New To The Table
Going to game: but which game?
We, the bridge teachers, tell our new players to bid to game when we know we are strong enough to do so. Sometimes, we may be strong enough but we do not know which game we should bid.
As a for instance, we open 1 and partner bids 1. We may hold the following hand:
As we have 19 hcp, we know we are now going to game (our partner will have at least 6 hcp) though we are not sure which game. Any of 3NT, 4,4 or even 5 may be the right game. We have to engage our partner’s help by describing our hand rather than jumping to any game. We jump to 3 (certainly not 2..way too strong) saying our partnership is heading for game (maybe even to slam) and await our partner’s next bid.
Similarly, with 19 hcp and a balanced hand, we know we are going to game once our partner responds. With no 4-card support for our partner, our next bid could be 3NT. This rather limits our partner’s ability to explore for the right game as their hand might not be so balanced. Take the following:
How would South feel if the bidding proceeded
North showing a balanced hand with 19 hcp? South might be a little worried about their holding in both minor suits. Just because their partner opened 1, there is no guarantee why their diamond holding should be particularly strong. 4 may be a better, safer contract though after partner’s 3NT bid, there is no room to explore.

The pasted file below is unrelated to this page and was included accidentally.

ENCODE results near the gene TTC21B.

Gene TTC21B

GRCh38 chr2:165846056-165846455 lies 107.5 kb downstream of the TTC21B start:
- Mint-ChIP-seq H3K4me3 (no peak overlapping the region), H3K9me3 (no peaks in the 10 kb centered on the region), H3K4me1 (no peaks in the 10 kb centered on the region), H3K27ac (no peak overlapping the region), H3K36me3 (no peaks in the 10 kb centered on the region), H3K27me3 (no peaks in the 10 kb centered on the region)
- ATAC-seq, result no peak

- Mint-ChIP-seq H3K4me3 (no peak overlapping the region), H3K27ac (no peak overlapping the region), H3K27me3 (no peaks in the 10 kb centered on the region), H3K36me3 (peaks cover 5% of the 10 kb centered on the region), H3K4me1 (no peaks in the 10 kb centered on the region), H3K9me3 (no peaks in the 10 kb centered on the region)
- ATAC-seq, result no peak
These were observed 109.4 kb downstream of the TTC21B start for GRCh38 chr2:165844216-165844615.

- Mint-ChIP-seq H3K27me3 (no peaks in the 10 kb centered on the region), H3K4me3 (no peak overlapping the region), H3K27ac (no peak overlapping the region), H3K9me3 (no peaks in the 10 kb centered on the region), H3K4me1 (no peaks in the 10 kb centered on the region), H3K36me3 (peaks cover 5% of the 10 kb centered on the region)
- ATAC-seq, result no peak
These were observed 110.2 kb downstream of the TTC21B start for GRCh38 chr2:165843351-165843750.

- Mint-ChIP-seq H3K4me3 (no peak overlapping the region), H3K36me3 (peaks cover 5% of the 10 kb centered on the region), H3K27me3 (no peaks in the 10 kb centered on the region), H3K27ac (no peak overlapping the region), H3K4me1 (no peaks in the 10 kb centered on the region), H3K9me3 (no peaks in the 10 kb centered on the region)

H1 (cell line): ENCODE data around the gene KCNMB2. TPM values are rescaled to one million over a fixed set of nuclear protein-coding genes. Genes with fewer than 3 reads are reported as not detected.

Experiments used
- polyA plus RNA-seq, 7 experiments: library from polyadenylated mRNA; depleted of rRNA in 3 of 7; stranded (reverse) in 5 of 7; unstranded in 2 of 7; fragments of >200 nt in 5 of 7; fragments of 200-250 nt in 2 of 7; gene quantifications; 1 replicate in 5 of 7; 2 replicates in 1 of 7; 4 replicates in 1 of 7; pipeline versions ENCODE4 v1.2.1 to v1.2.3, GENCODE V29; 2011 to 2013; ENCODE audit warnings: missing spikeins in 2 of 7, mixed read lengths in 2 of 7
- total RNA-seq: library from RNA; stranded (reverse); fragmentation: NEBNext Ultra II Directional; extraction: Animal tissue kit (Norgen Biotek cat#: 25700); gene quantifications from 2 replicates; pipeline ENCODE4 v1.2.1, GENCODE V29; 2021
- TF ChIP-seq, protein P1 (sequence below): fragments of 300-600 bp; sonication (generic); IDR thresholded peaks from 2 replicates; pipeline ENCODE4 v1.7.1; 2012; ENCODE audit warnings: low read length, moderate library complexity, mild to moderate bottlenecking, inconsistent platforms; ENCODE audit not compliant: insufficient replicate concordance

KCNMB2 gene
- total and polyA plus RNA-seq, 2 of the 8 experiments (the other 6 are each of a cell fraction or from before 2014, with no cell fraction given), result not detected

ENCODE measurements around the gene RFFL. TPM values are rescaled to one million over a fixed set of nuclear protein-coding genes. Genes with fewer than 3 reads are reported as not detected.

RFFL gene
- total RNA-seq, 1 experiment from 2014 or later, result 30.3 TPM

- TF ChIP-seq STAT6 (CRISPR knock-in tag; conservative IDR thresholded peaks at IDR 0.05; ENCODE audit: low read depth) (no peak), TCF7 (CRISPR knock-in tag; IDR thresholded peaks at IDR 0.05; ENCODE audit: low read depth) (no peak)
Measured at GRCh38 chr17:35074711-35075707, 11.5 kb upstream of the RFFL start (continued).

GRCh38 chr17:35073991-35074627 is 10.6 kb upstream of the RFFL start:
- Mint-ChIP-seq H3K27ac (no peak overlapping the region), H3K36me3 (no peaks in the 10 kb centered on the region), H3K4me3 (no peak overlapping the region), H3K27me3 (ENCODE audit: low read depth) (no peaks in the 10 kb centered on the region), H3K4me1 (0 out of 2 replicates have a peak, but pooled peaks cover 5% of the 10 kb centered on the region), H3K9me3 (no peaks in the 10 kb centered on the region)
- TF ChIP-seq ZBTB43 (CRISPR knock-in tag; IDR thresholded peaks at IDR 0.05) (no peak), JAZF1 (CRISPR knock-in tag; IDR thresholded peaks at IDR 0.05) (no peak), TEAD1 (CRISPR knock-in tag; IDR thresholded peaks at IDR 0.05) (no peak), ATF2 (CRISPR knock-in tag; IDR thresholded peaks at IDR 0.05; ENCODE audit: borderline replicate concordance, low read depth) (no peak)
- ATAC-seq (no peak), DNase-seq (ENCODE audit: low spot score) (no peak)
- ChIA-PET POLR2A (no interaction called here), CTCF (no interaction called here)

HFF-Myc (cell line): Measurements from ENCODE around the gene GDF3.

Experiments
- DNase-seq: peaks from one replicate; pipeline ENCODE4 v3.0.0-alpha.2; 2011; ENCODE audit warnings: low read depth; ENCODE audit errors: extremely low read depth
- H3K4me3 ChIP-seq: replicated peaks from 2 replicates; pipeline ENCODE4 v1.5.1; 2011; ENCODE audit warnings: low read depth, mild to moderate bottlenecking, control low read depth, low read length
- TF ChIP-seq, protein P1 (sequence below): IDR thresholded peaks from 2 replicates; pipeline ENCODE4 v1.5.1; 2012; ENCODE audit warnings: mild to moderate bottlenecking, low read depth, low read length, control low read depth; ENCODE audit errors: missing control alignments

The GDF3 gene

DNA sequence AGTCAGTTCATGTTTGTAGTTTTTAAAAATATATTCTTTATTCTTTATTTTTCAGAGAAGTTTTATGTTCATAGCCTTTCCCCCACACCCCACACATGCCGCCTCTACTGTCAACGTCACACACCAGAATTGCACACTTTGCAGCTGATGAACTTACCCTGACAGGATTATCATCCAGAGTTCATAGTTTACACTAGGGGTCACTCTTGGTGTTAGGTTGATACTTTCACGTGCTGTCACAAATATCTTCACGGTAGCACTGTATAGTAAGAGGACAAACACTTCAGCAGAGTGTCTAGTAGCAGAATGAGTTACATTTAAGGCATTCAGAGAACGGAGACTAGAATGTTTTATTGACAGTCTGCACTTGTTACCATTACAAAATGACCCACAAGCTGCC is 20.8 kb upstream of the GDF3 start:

You may suggest that North should jump to 2 and subsequently if able show some heart support. That is possible though we generally advise that such a jump shows a more unbalanced hand than the one North has. It is generally better to show the strength and the balanced nature of the hand first.
Nowadays, we can get over the problem of opener jumping to 3NT as above. After opener bids and partner responds at the 1 level, the following structure applies as opener’s second bid:
We should never have to rebid 3NT with a balanced hand while with less than 15hcp, we would have opened 1NT. After North bids 2NT, South can bid 3 at their second turn enabling North to bid 3 and in this case, the better and certainly safer 4 game contract is reached.
Note that since 2NT shows 18-19 hcp, the subsequent sequence is forcing to game. 3 cannot be passed.
At a more advanced stage, we can learn what are called “Checkback” bids after a 1NT or 2NT second bid, “checking back” for any possible major fits. For now, the bidding above is entirely natural.
On Sunday, we will see how the play should go in both our 3NT and 4 contracts. In 3NT (by North), the lead is Q and in 4 (by South) Q. Plan the play to them both.
Remember, even though you may be going to game, you may need to enlist partner’s help in deciding which should be the best game to bid. In such cases, always make a bid which your partner cannot pass.